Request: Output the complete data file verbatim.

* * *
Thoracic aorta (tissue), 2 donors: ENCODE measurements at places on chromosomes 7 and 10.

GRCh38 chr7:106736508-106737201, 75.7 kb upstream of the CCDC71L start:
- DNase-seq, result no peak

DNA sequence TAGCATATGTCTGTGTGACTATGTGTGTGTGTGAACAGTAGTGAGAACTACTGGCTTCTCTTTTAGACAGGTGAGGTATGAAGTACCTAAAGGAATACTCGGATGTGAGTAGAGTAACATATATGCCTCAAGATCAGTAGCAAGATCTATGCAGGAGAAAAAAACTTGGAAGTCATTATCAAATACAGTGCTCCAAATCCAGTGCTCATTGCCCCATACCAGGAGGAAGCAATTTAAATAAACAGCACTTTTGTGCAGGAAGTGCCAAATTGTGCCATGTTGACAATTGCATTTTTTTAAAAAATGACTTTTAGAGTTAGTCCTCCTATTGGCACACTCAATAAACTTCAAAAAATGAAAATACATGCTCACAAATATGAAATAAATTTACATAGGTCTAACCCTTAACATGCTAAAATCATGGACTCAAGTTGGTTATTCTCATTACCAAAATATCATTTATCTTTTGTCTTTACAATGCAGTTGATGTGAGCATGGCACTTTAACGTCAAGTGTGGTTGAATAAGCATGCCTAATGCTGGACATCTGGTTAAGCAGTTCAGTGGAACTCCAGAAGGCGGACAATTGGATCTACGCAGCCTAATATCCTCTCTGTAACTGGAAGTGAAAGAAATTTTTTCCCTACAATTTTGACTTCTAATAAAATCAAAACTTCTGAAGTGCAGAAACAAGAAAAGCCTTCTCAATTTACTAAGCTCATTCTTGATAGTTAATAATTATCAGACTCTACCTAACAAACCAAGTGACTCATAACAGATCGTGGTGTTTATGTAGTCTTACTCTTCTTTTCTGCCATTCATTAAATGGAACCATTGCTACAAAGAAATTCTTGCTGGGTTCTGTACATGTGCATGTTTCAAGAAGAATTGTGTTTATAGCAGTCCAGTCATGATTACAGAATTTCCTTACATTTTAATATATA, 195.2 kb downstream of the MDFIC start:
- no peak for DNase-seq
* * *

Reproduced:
Thoracic aorta (tissue), 2 donors: ENCODE measurements at places on chromosomes 7 and 10.

GRCh38 chr7:106736508-106737201, 75.7 kb upstream of the CCDC71L start:
- DNase-seq, result no peak

DNA sequence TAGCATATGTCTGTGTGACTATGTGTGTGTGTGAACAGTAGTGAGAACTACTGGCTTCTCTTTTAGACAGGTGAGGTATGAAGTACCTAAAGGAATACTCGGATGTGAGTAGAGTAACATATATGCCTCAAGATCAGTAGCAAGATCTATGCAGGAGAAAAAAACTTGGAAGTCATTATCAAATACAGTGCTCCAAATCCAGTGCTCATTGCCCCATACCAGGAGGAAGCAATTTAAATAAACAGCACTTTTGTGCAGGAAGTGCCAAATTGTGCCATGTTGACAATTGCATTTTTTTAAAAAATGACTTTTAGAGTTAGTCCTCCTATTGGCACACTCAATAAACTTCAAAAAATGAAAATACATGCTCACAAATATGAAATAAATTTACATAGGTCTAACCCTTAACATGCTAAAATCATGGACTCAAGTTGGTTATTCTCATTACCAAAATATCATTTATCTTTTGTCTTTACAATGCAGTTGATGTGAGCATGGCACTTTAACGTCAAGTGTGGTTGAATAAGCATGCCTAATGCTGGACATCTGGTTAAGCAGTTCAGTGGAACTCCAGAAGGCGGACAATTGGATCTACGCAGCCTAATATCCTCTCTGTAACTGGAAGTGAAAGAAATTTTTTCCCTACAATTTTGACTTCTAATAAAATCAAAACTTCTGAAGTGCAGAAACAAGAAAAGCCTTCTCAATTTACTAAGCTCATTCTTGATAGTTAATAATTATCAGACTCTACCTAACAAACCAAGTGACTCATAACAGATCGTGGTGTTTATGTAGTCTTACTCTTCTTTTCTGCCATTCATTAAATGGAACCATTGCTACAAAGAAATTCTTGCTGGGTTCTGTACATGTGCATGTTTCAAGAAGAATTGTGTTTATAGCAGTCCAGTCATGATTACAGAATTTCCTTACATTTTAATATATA, 195.2 kb downstream of the MDFIC start:
- no peak for DNase-seq